This nothing new in the marketing world (commercials, anyone?), but it is starting to redefine online storytelling as well. Some platforms are even optimizing their content for this kind of consumption. TikTok—which started as a youth-oriented platform for users to publish short dance sequences or lip syncing videos—is starting to carve out its own place in the journalism community as well.
While long reads and long form documentaries still have their place, more media will be shared in this Instagram-style format, likely with more social networking video applications popping up, promising to do the same.
TikTok: A New Generation Expresses Themselves Online
Its target audience is under 20, but that doesn’t make TikTok’s meteoric rise any less significant. Now, the platform that once was filled almost exclusively with lip-syncing teenagers and dance challenges is getting more and more political—even though the platform says otherwise. The platform might have promised not to accept political advertising, but political messages are spreading nevertheless with everything from #Trump2020 to #VoteLabour trending on the platform. As many of the teenagers who use TikTok as there main form of social media reach voting age, it is a key space to watch.
Conversations About Climate Crisis Are Heating Up
Most students learn the science behind global climate change in school—but until recently, mainstream media has fallen short in accurately reporting on how this issue is impacting communities around the world. At the end of last decade, they finally paid attention when tens of thousands of students around the world skipped school to march demanding a solution on climate change.
The media is instrumental in shaping this conversation, from what it chooses to cover (last year we looked at why certain activists are covered more than others) to shifting from terminology like “climate change” to “climate crisis.” As we move into the next decade with news of the Australian bushfires, it is important to keep holding the media to account to responsibly cover the subject and exchange knowledge and ideas for solutions.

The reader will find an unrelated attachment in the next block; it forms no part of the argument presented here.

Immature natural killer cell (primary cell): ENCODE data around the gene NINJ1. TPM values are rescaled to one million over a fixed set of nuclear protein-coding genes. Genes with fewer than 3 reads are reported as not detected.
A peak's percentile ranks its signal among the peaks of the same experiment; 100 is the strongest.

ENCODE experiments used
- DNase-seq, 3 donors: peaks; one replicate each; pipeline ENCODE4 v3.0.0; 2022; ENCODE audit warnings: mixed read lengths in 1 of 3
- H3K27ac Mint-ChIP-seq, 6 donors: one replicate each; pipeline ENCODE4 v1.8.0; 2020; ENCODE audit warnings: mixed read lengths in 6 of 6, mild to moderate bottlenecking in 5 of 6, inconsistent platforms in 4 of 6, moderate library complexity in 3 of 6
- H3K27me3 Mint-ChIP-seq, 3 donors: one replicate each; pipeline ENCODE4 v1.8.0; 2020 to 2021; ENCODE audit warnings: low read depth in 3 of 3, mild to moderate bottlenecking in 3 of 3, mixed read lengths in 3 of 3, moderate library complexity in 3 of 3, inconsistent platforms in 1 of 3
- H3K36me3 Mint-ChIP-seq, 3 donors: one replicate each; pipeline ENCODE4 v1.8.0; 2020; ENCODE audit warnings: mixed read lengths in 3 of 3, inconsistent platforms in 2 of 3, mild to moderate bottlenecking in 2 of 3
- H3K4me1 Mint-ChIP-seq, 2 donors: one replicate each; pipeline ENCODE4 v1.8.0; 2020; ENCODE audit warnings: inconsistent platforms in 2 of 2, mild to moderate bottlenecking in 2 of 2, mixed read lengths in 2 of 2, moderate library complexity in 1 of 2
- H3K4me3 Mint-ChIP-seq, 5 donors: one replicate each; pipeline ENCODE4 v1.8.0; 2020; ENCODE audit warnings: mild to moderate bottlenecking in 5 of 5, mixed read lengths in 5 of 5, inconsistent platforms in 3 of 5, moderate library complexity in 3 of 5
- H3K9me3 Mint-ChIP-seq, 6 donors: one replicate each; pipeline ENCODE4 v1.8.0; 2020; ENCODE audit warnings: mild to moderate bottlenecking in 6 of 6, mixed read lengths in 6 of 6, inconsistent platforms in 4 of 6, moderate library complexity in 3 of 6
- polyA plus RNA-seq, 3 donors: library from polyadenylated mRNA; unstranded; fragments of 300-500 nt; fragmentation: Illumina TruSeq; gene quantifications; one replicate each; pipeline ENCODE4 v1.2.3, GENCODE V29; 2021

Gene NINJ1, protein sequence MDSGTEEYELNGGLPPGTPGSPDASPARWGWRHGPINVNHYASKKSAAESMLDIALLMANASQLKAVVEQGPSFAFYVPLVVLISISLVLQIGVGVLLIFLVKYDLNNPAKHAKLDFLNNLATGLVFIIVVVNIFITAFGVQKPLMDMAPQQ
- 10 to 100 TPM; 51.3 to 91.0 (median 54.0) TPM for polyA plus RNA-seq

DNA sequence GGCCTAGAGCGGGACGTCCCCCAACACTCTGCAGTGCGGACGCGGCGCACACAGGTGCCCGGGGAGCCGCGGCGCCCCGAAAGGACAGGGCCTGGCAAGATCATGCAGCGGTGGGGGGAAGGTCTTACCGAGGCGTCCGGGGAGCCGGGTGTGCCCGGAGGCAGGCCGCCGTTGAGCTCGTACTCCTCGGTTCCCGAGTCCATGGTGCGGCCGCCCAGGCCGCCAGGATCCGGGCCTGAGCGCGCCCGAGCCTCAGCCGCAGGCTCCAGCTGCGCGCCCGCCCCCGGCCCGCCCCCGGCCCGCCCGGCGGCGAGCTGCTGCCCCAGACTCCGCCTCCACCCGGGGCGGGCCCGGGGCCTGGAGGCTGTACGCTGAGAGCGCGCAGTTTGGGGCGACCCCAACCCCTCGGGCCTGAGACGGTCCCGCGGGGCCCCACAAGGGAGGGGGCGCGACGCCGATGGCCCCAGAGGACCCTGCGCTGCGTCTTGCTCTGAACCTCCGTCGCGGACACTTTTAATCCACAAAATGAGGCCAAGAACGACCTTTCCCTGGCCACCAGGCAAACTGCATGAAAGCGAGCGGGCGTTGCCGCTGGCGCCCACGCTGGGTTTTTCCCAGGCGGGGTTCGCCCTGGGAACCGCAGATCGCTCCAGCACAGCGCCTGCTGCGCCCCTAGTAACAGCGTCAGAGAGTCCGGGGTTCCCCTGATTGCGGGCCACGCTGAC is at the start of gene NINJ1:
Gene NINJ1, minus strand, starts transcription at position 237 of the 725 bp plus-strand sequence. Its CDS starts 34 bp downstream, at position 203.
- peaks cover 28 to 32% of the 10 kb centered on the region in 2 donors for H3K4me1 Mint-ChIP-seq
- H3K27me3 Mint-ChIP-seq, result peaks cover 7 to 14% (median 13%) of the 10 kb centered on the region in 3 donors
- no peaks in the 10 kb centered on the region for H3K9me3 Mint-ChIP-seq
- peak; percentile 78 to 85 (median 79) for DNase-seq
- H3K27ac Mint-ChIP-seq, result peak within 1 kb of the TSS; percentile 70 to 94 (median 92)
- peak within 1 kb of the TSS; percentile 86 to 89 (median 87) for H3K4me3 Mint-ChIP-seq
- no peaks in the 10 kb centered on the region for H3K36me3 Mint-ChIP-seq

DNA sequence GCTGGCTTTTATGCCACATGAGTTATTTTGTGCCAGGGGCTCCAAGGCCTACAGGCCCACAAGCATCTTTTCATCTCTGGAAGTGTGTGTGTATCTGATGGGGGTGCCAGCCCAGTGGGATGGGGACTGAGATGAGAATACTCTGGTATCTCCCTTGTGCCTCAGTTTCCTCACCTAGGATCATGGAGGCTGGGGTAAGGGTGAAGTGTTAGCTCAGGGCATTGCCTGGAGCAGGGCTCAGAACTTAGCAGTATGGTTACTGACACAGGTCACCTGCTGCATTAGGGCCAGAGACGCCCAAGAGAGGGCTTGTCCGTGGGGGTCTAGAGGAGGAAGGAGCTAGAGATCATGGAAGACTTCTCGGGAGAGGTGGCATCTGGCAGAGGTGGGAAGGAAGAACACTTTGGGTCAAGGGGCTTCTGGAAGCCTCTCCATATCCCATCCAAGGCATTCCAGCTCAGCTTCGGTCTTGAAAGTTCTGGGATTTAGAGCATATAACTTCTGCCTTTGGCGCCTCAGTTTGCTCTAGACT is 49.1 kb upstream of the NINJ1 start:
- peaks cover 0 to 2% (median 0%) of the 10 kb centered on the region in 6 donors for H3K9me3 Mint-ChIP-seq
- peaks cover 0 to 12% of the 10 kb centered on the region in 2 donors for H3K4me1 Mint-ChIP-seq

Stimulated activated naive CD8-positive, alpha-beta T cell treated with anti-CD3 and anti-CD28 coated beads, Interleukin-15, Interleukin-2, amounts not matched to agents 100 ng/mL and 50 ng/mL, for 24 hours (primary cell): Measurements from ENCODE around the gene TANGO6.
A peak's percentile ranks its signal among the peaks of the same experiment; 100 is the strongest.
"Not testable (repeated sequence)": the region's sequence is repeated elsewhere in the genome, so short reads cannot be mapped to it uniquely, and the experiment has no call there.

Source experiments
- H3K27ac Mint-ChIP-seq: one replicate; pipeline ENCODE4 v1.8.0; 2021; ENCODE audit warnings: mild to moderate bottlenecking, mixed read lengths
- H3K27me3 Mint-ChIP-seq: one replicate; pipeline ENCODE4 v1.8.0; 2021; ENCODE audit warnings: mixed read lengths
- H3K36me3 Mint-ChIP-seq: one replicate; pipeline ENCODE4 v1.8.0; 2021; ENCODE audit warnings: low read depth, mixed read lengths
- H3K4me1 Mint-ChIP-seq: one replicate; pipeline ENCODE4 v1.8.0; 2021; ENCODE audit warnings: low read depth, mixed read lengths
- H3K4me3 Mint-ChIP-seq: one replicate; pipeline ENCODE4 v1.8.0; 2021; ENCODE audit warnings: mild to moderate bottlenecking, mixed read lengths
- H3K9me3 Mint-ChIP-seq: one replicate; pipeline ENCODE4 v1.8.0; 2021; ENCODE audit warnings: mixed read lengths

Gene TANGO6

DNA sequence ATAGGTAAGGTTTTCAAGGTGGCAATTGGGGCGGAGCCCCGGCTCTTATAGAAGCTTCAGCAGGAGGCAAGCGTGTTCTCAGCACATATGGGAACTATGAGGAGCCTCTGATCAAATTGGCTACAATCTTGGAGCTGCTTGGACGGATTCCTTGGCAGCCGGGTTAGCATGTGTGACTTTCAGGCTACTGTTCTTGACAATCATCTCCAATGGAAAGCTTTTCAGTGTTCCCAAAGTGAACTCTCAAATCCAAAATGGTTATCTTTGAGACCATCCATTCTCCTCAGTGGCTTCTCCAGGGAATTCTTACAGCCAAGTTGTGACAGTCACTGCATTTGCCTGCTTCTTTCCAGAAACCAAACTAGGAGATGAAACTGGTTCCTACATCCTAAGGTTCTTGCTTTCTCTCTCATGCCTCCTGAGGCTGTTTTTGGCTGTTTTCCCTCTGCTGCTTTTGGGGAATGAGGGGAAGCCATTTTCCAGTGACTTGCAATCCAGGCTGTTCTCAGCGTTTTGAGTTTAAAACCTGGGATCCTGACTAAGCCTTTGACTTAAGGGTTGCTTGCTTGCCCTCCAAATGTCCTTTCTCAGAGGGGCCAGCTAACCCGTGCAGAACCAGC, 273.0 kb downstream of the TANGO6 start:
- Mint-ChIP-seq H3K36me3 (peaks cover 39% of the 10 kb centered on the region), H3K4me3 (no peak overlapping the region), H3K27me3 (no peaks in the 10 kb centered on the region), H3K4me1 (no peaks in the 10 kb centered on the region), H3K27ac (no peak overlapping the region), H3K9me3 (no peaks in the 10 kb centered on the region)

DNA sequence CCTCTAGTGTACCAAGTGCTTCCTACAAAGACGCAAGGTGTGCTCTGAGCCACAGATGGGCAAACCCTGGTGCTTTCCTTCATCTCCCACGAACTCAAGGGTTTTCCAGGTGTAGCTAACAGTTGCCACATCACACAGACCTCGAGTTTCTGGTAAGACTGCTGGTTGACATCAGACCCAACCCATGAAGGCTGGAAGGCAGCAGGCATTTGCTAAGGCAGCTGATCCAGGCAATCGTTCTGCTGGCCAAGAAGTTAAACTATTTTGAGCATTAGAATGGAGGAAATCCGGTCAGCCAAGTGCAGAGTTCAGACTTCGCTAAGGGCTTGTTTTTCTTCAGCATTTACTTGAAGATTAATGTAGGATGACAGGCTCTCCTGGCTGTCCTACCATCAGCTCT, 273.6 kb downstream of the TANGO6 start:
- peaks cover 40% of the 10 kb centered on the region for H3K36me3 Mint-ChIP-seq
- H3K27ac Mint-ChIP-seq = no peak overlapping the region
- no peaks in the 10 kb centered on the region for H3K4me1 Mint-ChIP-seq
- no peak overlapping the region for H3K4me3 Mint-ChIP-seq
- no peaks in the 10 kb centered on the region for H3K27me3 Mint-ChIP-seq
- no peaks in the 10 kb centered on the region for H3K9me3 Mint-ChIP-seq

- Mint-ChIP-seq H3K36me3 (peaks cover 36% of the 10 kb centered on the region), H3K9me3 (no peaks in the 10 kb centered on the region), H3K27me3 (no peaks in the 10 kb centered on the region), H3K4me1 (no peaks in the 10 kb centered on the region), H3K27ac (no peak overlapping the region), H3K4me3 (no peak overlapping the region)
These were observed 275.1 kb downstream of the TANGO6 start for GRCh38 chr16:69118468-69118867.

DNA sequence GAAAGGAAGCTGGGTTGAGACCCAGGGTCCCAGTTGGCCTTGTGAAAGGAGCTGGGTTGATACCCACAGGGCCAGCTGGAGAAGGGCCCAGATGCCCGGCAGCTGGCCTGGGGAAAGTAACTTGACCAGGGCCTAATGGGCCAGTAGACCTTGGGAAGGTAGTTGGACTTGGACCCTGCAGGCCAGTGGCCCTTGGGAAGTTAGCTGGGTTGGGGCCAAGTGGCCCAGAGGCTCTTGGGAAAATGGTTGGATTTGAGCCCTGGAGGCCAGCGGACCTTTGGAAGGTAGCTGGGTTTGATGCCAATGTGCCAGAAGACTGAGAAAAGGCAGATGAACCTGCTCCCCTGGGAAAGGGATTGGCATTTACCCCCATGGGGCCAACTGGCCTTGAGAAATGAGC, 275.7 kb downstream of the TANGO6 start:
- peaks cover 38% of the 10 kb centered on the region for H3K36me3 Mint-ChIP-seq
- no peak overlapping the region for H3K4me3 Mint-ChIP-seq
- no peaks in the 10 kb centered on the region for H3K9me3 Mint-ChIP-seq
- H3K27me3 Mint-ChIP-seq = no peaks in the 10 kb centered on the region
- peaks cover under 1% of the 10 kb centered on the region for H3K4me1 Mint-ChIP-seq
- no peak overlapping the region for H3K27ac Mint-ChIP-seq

Is It No Longer Woke To Be Woke?
Over the past decade, the term “woke”—defined as an “awareness of the reality of social and racial injustice”—evolved dramatically over the past decade. It is now a mainstream goal for celebrities, centre-left politicians and white progressives alike, typically shared with viral hashtags and catchy memes.
But the term is actually one of cultural appropriation—and its current iteration almost never references its roots in the civil rights movement. We predict that the term will be whitewashed into oblivion in the next decade, and lose its popularity on social media.
Despite originated in the 1960s by African Americans during the civil rights period and experiencing a renaissance during the Black Lives Matter movement, the term ‘Woke’ evolved dramatically in the past decade, becoming a mainstream goal for celebrities, centre politicians and white progressives. From once meaning being ‘aware of the reality of social and racial injustice’, it now represents an appropriation of minority struggle, and yet, as we enter the new decade, it is seen as a required trait for any progressively minded individuals, especially those in the public eye. Viral hashtags and memes established the desire to be woke in the mainstream, but like other forms of historical appropriation, we predict it will be seen as a white-washed word within the decade, and lose its popularity as a social media sensation.